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Anthropology

Academic studies of corruption tend to come from the field of international relations in analyzing systems of formal rules and institutions. The listed studies below offer a different perspective and approach to corruption from an anthropological perspective. Sissener 2001 brings a sociocultural logic informing everyday practices to provide a broader understanding of corruption. Pardo 2013 reveals how corruption operates through informal rules and personal connection in different contexts. Haller and Shore 2005 looks at the fabric of everyday life in different contexts to examine patterns of corruption. Torsello and Venard 2015 offers valuable insights into the understanding of the study of corruption from literature on anthropology.

  • Haller, Dieter, and Cris Shore. Corruption: Anthropological Perspectives. London: Pluto, 2005.

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    Provides insight from anthropology to examine the patterns of corruption that are part of the fabric of everyday life in different contexts such as post-Soviet Russia and the mafia in Sicily.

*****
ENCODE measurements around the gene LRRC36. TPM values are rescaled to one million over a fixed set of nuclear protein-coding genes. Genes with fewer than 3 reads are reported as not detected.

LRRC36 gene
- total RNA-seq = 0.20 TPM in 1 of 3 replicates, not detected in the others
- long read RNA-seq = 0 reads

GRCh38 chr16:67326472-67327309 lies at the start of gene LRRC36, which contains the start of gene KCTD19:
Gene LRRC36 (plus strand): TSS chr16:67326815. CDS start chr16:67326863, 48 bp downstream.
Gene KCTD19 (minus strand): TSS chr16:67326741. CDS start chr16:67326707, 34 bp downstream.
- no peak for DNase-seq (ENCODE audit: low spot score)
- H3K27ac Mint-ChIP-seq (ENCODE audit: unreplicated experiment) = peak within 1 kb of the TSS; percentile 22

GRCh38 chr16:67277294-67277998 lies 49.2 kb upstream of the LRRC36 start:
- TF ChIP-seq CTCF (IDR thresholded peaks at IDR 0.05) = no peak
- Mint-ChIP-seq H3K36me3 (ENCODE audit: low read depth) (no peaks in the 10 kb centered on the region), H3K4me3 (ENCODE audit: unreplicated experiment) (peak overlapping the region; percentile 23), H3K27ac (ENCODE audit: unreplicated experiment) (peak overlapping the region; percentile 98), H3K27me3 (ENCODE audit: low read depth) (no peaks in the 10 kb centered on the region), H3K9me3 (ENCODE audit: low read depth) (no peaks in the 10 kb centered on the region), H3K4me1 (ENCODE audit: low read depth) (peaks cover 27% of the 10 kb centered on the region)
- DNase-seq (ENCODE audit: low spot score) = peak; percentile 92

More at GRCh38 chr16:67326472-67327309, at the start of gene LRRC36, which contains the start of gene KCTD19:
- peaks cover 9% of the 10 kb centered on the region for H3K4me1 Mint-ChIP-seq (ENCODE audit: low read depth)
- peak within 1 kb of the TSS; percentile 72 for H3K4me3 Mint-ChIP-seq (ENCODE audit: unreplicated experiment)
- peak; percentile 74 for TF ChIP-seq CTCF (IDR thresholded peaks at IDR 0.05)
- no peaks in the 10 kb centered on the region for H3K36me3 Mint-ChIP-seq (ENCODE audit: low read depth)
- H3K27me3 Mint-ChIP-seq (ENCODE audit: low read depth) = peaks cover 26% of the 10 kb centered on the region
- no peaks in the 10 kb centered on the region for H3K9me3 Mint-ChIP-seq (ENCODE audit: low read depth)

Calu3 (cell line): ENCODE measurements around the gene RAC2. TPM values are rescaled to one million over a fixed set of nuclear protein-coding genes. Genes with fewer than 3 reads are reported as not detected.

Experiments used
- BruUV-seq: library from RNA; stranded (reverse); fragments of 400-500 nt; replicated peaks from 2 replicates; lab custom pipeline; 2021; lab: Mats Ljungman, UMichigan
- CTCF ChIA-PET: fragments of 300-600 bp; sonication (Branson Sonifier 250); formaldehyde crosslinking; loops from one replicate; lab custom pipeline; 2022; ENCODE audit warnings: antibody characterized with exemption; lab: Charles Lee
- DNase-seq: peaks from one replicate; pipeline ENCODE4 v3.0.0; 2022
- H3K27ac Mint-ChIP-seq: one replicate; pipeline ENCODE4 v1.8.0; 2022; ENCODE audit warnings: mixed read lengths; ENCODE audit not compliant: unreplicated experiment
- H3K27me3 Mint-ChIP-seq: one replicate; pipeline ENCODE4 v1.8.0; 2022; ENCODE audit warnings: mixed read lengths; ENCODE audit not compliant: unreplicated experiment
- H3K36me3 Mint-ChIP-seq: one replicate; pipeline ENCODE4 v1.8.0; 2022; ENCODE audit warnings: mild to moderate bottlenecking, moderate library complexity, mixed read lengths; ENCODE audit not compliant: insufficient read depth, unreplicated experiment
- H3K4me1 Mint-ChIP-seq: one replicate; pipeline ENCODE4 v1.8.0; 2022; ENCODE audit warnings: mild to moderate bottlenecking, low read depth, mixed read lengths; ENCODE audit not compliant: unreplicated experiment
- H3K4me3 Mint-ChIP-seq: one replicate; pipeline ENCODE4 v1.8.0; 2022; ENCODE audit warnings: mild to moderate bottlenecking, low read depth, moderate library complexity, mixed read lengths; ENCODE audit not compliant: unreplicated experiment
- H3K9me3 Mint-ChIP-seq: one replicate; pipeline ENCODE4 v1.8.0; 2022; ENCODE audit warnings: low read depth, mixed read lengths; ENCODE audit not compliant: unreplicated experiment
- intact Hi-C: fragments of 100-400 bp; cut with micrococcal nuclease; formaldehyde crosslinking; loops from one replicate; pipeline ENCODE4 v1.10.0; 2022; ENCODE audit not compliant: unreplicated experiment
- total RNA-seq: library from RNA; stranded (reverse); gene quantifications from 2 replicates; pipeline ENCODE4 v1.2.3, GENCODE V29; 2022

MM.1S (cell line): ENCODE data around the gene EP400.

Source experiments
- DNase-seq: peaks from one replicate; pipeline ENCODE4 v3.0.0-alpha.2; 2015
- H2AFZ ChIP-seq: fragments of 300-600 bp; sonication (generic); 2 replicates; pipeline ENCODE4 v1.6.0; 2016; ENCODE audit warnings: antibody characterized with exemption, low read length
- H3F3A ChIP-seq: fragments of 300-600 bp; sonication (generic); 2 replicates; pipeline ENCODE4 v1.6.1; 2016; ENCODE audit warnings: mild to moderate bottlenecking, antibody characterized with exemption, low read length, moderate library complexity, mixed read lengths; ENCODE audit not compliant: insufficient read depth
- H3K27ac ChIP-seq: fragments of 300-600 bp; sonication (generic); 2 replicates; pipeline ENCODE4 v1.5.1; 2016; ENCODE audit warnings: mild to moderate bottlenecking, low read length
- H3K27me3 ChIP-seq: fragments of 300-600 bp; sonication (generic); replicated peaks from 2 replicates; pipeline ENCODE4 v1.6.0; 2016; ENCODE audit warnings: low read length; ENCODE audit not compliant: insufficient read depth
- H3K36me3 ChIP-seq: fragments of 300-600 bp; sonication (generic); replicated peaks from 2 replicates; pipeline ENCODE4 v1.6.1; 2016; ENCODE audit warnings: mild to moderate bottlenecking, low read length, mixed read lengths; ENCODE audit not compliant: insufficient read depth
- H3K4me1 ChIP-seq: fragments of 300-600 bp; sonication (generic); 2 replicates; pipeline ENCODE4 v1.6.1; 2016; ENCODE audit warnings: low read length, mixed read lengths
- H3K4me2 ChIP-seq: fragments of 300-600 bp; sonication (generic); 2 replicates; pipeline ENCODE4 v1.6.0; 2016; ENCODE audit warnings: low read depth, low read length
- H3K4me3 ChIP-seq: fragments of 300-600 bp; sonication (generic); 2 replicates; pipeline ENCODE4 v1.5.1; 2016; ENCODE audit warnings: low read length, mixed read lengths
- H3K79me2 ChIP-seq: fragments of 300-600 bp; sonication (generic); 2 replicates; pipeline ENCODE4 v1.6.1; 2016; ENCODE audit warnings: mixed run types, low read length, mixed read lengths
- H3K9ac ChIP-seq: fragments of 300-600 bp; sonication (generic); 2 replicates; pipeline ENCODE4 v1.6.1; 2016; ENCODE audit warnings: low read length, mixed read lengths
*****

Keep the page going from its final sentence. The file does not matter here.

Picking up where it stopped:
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  • Pardo, Italo. “Who is Corrupt? Anthropological Reflections on the Moral, the Criminal and the Borderline.” Human Affairs 23.2 (2013): 124–147.

    DOI: 10.2478/s13374-013-0115-7Save Citation »Export Citation »

    A thought-provoking analysis on definitions of corruption and actions that are not illegal but are widely regarded as morally corrupt. Relying on historical and contemporary evidence from Great Britain and Italy, this article discusses the dividing line between the legitimate and the illegitimate.

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  • Sissener, Tone Kristin. Anthropological Perspectives on Corruption. CMI Working Paper 5. Bergen, Norway: Michelsen Institute, 2001.

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    Moves beyond conventional definition of corruption and discusses the contribution of anthropology’s methods and approaches to develop a more comprehensive understanding of the phenomenon.